I don't know anything about most of your questions but do know that driving from Boston to the Cape can take a lot longer that it would appear from just looking at a map and that traffic is unpredictable and can be atrocious. I think you would do better to spend the night before in or near Hull- which is not actually on the Cape but well outside Boston, and the night after somewhere on the Cape.
posted by mareli at 5:59 AM on March 10, 2018 [1 favorite]


Thoughts from my experience running a similar race in Massachusetts a few years ago:

1. How on earth do van rentals work when you have half a dozen drivers per van?

Why do you want to share the driving equally? Six people each getting used to driving an unfamiliar vehicle in an unfamiliar location is going to be annoying. My van had two drivers, which is reasonable from a rental company's perspective and fine for the race logistics. Assuming that the equal sharing is just everybody trying to be nice/fair to each other, explain the the most pleasant experience will likely be if some people generously volunteer to drive and other people generously volunteer not to. Being someone who doesn't drive but does get familiar with the course, who can give intelligent directions to the driver, is also a useful role.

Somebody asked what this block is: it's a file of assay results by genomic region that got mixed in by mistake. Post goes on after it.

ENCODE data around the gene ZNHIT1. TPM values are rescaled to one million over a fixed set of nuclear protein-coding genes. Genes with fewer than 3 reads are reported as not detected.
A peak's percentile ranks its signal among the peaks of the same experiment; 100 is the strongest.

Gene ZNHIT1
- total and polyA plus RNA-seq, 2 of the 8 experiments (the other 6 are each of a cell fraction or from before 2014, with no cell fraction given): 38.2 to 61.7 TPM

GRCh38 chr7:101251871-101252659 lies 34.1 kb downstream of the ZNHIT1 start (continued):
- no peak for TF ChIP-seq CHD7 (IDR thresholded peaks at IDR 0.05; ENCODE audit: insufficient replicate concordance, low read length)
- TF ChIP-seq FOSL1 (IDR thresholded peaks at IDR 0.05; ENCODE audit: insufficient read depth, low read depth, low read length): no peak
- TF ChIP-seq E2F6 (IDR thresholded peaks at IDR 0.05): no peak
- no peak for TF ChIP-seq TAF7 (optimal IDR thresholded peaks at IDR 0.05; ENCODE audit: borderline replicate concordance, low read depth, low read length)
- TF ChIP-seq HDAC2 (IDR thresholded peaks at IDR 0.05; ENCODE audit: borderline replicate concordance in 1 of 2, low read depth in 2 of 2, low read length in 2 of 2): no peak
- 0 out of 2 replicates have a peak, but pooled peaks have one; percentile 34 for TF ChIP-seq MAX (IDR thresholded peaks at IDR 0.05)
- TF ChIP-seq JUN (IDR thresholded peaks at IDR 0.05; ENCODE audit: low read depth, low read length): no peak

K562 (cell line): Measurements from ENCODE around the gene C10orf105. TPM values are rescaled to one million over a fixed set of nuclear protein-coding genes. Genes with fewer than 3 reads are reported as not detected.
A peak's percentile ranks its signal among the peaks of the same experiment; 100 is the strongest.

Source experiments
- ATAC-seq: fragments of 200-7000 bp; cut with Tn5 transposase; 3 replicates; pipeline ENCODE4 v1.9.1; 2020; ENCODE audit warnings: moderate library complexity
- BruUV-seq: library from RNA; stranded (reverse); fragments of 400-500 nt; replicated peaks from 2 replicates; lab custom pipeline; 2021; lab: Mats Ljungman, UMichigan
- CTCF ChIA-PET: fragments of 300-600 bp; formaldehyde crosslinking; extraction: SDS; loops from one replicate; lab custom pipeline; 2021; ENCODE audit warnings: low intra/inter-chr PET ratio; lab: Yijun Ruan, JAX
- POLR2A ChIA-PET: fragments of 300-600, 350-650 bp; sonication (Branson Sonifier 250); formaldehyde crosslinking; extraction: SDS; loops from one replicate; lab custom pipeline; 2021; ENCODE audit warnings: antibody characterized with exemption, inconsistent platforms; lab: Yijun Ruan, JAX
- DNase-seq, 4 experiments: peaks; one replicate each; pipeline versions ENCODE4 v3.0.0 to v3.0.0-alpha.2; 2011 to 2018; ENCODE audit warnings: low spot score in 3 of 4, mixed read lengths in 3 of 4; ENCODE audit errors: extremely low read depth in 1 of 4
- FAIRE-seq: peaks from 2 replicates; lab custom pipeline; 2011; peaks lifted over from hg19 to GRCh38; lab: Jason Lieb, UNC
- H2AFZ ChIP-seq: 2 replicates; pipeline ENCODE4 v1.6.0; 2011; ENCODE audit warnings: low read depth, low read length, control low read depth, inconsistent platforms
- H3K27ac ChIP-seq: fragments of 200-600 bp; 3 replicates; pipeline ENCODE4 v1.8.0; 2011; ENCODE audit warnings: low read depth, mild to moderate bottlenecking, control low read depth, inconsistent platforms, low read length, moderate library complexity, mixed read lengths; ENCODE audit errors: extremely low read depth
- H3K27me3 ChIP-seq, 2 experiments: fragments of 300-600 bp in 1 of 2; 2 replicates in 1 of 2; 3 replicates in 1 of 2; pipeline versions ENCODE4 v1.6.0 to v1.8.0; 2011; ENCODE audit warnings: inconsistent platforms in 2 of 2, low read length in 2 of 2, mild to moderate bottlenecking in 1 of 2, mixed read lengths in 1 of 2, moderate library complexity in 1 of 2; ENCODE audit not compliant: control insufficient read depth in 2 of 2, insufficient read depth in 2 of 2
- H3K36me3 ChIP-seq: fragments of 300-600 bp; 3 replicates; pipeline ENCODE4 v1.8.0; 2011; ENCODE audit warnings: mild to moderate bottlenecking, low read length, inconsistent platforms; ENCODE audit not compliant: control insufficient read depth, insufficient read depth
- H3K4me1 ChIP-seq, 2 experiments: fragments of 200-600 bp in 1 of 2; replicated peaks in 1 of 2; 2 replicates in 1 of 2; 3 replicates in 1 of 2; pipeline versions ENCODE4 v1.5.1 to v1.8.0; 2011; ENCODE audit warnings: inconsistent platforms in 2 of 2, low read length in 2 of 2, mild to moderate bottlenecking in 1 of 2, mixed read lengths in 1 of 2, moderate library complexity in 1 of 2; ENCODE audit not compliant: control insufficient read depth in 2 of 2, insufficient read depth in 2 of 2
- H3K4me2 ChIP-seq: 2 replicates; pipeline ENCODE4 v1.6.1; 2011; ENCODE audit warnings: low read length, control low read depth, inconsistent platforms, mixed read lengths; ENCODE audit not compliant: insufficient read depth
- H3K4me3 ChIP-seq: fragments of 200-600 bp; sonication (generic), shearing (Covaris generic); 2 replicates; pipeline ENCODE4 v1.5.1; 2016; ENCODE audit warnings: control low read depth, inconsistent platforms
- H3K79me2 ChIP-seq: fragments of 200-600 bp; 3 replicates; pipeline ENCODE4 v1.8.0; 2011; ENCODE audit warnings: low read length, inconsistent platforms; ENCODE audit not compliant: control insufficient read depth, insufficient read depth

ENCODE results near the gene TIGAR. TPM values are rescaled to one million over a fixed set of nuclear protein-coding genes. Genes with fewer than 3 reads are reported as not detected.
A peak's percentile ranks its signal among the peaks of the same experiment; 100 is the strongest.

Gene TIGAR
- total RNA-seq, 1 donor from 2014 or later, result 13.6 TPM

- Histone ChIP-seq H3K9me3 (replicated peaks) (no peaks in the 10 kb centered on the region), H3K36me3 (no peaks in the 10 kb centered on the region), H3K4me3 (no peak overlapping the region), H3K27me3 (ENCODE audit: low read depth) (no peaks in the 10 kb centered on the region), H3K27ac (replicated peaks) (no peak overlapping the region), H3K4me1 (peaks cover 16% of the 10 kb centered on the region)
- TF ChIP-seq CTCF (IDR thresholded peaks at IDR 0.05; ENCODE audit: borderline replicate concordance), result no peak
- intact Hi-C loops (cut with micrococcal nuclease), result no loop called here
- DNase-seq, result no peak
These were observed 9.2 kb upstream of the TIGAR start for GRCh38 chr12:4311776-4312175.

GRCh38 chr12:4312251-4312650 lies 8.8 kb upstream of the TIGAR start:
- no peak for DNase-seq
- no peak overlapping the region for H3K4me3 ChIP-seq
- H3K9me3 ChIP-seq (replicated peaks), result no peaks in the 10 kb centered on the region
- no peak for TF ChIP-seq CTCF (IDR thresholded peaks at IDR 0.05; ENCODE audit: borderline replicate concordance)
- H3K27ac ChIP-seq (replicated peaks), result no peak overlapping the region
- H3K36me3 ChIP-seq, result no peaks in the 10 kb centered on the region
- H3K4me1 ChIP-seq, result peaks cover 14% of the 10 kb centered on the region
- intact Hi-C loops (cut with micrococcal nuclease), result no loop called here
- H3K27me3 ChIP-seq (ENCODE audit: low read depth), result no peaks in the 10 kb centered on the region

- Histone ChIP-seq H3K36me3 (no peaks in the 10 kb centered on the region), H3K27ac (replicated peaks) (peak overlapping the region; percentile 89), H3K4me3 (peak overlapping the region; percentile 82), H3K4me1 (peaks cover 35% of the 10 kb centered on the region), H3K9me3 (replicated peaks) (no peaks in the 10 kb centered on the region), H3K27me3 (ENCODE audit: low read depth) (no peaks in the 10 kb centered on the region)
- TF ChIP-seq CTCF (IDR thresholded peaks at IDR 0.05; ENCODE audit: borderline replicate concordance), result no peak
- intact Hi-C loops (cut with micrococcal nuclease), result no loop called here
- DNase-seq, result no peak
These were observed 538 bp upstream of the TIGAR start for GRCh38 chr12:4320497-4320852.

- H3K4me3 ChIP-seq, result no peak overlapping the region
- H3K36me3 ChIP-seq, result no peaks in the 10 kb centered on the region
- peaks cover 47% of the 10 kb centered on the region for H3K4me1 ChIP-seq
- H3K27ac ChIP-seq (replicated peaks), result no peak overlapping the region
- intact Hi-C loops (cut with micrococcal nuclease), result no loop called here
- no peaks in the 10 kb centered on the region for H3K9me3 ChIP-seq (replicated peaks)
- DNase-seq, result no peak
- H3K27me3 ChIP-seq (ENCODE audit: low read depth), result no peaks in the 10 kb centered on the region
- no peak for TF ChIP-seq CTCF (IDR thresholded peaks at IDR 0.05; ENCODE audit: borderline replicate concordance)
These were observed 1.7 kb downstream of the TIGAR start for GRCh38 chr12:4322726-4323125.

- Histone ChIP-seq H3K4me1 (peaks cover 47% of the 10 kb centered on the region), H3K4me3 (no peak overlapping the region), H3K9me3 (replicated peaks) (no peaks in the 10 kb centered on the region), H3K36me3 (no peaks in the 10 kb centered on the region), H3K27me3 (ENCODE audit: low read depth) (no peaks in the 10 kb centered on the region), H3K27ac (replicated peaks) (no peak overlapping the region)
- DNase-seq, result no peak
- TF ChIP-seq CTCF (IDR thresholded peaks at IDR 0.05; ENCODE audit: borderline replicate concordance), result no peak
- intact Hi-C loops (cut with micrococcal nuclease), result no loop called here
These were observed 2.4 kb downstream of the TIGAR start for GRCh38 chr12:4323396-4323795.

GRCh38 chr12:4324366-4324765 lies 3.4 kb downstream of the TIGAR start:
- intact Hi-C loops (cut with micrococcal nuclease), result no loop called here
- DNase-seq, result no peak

2. Should we even bother with lodging during the race?

No. Bring a sleeping bag and plan to nap in the van or on the ground. The nighttime runner support stations will have indoor sleeping space, so if you'd prefer to sleep on a high school floor you can probably make that happen. The running schedule is such that there isn't time for a solid night's sleep anyway, nevermind driving someplace, checking in and out at weird hours, etc.

3. I personally know one other team member, and no one in my van. We are coming from at least five different states... so: Will we really all adore each other by the end?